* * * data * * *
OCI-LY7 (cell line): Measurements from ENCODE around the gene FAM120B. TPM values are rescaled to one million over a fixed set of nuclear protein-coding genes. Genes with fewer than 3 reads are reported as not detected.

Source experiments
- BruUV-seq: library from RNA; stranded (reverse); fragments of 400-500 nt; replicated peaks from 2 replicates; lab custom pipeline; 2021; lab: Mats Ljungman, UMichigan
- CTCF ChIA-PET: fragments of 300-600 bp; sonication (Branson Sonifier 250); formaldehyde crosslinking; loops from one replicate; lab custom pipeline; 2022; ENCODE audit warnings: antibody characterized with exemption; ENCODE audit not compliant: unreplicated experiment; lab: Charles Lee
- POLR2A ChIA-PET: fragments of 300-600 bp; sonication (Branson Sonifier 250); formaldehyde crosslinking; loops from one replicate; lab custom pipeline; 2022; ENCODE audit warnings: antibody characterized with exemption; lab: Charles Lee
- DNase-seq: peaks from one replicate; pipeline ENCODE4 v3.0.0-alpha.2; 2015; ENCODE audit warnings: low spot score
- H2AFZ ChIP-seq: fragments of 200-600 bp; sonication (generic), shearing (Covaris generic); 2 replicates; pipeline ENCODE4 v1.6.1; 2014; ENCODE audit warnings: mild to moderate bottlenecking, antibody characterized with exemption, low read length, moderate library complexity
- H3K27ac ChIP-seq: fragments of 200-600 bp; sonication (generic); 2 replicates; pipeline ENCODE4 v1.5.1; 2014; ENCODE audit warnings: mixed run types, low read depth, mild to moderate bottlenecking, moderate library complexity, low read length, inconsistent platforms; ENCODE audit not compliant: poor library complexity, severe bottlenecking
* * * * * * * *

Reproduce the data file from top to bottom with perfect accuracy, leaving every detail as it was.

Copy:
OCI-LY7 (cell line): Measurements from ENCODE around the gene FAM120B. TPM values are rescaled to one million over a fixed set of nuclear protein-coding genes. Genes with fewer than 3 reads are reported as not detected.

Source experiments
- BruUV-seq: library from RNA; stranded (reverse); fragments of 400-500 nt; replicated peaks from 2 replicates; lab custom pipeline; 2021; lab: Mats Ljungman, UMichigan
- CTCF ChIA-PET: fragments of 300-600 bp; sonication (Branson Sonifier 250); formaldehyde crosslinking; loops from one replicate; lab custom pipeline; 2022; ENCODE audit warnings: antibody characterized with exemption; ENCODE audit not compliant: unreplicated experiment; lab: Charles Lee
- POLR2A ChIA-PET: fragments of 300-600 bp; sonication (Branson Sonifier 250); formaldehyde crosslinking; loops from one replicate; lab custom pipeline; 2022; ENCODE audit warnings: antibody characterized with exemption; lab: Charles Lee
- DNase-seq: peaks from one replicate; pipeline ENCODE4 v3.0.0-alpha.2; 2015; ENCODE audit warnings: low spot score
- H2AFZ ChIP-seq: fragments of 200-600 bp; sonication (generic), shearing (Covaris generic); 2 replicates; pipeline ENCODE4 v1.6.1; 2014; ENCODE audit warnings: mild to moderate bottlenecking, antibody characterized with exemption, low read length, moderate library complexity
- H3K27ac ChIP-seq: fragments of 200-600 bp; sonication (generic); 2 replicates; pipeline ENCODE4 v1.5.1; 2014; ENCODE audit warnings: mixed run types, low read depth, mild to moderate bottlenecking, moderate library complexity, low read length, inconsistent platforms; ENCODE audit not compliant: poor library complexity, severe bottlenecking